Three children in hospital as butcher’s shops probed in E.coli alert

Robinsons, Wingate
Robinsons, Wingate

A butcher’s shop is at the centre of an E.coli probe after several cases have been confirmed, with three children receiving treatment in hospital.

People are being advised not to eat any cold pre-cooked meats and savouries bought since June 25 from Robinson’s butchers and caterers in Wingate and Billingham.

Several of the affected people are known to have eaten cooked meats.

Dr Deb Wilson

The precautionary advice has been issued after seven confirmed cases of E.coli 0157 and one suspected case has been reported in the past week in both adults and children. Several of them are known to have eaten cooked meat products bought or supplied by the Robinson’s butcher shops in either Wingate or Billingham.

Two of the youngsters are currently receiving treatment in hospital.

E.coli O157 is a serious bacterial infection that can cause severe stomach pain, bloody diarrhoea and kidney failure.

Consultant in health protection and chair of the outbreak control team Dr Deb Wilson said: “The source of this outbreak is not yet known. However, several of the affected people are known to have eaten cooked meat products bought or supplied by Robinson’s butcher shops in either Wingate or Billingham.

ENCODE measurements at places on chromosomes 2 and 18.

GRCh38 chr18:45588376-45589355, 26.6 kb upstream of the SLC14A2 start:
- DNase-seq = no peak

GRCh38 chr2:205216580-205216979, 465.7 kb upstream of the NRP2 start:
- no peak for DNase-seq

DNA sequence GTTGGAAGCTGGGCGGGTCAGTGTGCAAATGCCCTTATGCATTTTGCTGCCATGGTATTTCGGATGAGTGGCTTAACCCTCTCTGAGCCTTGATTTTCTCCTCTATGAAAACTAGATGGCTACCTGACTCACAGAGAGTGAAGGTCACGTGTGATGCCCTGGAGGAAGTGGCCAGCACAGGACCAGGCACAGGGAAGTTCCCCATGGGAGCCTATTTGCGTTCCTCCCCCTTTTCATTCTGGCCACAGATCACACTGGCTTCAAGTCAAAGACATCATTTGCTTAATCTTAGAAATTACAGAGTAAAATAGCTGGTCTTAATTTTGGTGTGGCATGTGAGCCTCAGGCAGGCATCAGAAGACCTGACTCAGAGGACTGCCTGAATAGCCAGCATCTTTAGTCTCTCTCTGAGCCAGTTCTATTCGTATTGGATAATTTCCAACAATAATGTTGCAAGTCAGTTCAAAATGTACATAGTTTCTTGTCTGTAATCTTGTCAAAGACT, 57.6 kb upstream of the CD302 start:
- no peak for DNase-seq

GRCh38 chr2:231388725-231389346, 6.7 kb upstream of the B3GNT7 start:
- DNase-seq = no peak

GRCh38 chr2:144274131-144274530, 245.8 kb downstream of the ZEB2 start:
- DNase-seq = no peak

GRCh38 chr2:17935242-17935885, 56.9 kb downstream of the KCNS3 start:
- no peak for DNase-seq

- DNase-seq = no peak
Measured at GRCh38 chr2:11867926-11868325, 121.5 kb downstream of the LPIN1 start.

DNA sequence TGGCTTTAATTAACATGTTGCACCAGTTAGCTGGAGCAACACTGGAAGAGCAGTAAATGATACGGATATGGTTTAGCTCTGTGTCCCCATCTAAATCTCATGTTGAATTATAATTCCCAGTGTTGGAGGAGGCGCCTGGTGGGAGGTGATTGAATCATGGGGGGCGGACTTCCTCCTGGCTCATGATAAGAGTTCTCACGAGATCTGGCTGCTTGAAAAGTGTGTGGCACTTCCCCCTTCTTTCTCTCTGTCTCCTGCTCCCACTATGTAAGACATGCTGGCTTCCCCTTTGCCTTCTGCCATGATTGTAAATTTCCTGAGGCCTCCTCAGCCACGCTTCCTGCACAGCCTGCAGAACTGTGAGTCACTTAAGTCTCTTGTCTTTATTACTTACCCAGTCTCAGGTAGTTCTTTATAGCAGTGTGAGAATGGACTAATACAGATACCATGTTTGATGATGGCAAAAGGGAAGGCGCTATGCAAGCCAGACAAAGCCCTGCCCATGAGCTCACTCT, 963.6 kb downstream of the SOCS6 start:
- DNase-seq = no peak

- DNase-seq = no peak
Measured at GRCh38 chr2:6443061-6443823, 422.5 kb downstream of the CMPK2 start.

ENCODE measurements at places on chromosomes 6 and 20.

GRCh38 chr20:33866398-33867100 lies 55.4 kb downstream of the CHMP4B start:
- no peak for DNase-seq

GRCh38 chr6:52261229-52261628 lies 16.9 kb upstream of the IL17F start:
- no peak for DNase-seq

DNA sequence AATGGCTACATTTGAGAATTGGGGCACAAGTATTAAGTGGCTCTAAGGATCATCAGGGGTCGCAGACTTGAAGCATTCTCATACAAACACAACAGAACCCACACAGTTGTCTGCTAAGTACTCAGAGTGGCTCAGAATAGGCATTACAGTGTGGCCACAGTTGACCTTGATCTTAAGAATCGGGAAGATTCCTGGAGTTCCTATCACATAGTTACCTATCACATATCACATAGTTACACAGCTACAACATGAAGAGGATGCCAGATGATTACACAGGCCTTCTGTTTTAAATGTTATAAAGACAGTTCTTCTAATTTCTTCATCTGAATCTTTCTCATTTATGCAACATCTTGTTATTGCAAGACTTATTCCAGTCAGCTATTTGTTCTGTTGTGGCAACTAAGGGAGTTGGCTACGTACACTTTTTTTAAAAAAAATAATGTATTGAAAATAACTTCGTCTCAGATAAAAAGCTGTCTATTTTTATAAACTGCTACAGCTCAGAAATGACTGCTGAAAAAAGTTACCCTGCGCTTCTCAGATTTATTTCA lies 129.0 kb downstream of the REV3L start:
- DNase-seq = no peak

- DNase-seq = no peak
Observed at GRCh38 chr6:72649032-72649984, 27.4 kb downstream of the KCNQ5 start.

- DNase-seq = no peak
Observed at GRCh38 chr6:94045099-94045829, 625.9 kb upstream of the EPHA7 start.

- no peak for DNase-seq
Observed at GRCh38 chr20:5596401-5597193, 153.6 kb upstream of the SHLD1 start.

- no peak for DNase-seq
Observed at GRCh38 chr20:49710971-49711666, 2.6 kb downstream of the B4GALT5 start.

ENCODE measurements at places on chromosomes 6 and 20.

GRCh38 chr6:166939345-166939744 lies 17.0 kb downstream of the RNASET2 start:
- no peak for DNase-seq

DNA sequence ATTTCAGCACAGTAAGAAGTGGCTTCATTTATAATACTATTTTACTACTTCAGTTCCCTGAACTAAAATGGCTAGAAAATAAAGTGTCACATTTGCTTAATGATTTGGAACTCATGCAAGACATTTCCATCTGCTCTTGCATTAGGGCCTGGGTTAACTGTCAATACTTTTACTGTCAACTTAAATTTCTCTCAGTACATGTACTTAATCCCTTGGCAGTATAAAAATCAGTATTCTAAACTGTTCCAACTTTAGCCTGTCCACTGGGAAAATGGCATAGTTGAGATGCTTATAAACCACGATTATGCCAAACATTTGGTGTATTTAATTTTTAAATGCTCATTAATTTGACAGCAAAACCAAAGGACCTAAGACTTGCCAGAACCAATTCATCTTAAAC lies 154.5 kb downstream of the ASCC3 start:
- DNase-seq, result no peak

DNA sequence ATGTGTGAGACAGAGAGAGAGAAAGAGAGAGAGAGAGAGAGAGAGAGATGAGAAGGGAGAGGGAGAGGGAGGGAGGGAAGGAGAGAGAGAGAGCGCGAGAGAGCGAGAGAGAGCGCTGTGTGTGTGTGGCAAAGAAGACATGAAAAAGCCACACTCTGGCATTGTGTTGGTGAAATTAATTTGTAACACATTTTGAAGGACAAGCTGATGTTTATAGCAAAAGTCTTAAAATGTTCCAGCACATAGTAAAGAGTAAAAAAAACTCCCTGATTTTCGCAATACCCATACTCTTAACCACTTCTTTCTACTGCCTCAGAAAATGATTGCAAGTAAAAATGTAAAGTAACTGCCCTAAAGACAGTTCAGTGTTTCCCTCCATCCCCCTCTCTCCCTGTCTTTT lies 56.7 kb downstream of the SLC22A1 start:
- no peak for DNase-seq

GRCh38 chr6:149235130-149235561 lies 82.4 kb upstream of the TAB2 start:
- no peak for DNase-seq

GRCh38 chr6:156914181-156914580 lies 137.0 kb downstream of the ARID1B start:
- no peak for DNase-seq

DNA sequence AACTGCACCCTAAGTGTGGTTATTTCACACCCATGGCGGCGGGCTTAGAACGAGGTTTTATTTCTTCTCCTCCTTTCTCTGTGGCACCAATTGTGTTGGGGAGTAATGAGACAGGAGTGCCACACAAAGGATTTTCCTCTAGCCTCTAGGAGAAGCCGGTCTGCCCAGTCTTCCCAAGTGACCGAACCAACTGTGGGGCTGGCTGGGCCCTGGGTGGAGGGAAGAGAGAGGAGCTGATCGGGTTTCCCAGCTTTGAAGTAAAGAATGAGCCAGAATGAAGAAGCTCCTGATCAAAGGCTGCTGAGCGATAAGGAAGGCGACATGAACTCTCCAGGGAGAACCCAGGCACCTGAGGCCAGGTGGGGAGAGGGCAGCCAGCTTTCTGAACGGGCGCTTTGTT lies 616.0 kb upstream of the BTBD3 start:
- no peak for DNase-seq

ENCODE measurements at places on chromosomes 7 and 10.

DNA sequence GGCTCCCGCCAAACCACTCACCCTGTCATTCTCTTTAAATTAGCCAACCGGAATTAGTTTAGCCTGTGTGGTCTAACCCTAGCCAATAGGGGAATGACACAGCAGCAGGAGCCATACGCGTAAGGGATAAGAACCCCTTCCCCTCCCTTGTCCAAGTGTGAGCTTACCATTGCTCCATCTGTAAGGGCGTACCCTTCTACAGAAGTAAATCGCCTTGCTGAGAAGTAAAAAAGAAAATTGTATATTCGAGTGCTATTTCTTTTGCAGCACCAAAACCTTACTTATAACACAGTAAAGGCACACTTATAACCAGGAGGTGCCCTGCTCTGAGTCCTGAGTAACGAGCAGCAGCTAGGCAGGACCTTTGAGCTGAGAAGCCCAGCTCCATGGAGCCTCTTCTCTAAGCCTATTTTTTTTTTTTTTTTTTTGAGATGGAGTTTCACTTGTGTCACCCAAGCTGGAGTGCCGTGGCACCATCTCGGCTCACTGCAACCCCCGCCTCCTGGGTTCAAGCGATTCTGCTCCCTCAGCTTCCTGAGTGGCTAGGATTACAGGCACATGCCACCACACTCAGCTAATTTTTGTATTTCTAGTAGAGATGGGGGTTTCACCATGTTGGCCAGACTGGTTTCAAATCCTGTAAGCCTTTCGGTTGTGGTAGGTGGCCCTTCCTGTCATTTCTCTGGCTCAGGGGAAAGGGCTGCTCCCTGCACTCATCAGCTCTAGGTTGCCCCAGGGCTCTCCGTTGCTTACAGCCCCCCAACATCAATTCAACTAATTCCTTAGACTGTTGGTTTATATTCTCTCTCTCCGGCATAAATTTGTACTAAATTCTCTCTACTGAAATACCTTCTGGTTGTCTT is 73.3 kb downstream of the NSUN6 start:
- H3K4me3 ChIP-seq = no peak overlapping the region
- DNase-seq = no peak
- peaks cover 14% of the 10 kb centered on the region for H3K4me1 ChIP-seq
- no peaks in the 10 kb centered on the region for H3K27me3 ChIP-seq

“Although our investigation is at a very early stage, as a precautionary measure we are advising anyone who has bought cooked meats or savouries from Robinson’s butchers in Wingate or Billingham since June 25, and still has them in their fridge or freezer, not to eat them and to throw them out immediately.

“The owner and staff of Robinson’s butchers and caterers are co-operating fully with the investigation and have agreed to discard all ready to eat food from both premises while the investigation continues.

“The premises have also agreed to carry out a deep clean of both premises and reinforce good hygiene practices.”

The premises remains open while investigations are ongoing. No one from Robinson’s was available for comment. Experts from Durham and Stockton councils are working with Public Health England.